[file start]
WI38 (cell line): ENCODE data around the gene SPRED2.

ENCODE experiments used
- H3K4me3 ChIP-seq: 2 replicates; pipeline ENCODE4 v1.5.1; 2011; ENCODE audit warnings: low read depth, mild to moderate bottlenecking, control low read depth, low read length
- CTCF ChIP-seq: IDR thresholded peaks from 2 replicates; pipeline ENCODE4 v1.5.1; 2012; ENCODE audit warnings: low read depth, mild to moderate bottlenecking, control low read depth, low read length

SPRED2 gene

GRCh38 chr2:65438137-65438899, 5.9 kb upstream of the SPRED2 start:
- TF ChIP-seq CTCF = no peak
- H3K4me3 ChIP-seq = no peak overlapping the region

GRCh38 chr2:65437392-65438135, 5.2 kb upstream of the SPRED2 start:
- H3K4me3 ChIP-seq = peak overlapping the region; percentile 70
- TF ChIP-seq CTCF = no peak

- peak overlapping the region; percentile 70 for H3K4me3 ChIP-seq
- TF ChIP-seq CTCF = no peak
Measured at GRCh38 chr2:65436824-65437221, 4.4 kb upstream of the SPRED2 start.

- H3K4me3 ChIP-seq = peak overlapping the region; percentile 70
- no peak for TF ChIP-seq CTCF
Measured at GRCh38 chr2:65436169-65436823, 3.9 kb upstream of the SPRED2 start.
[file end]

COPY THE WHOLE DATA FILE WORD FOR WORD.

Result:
WI38 (cell line): ENCODE data around the gene SPRED2.

ENCODE experiments used
- H3K4me3 ChIP-seq: 2 replicates; pipeline ENCODE4 v1.5.1; 2011; ENCODE audit warnings: low read depth, mild to moderate bottlenecking, control low read depth, low read length
- CTCF ChIP-seq: IDR thresholded peaks from 2 replicates; pipeline ENCODE4 v1.5.1; 2012; ENCODE audit warnings: low read depth, mild to moderate bottlenecking, control low read depth, low read length

SPRED2 gene

GRCh38 chr2:65438137-65438899, 5.9 kb upstream of the SPRED2 start:
- TF ChIP-seq CTCF = no peak
- H3K4me3 ChIP-seq = no peak overlapping the region

GRCh38 chr2:65437392-65438135, 5.2 kb upstream of the SPRED2 start:
- H3K4me3 ChIP-seq = peak overlapping the region; percentile 70
- TF ChIP-seq CTCF = no peak

- peak overlapping the region; percentile 70 for H3K4me3 ChIP-seq
- TF ChIP-seq CTCF = no peak
Measured at GRCh38 chr2:65436824-65437221, 4.4 kb upstream of the SPRED2 start.

- H3K4me3 ChIP-seq = peak overlapping the region; percentile 70
- no peak for TF ChIP-seq CTCF
Measured at GRCh38 chr2:65436169-65436823, 3.9 kb upstream of the SPRED2 start.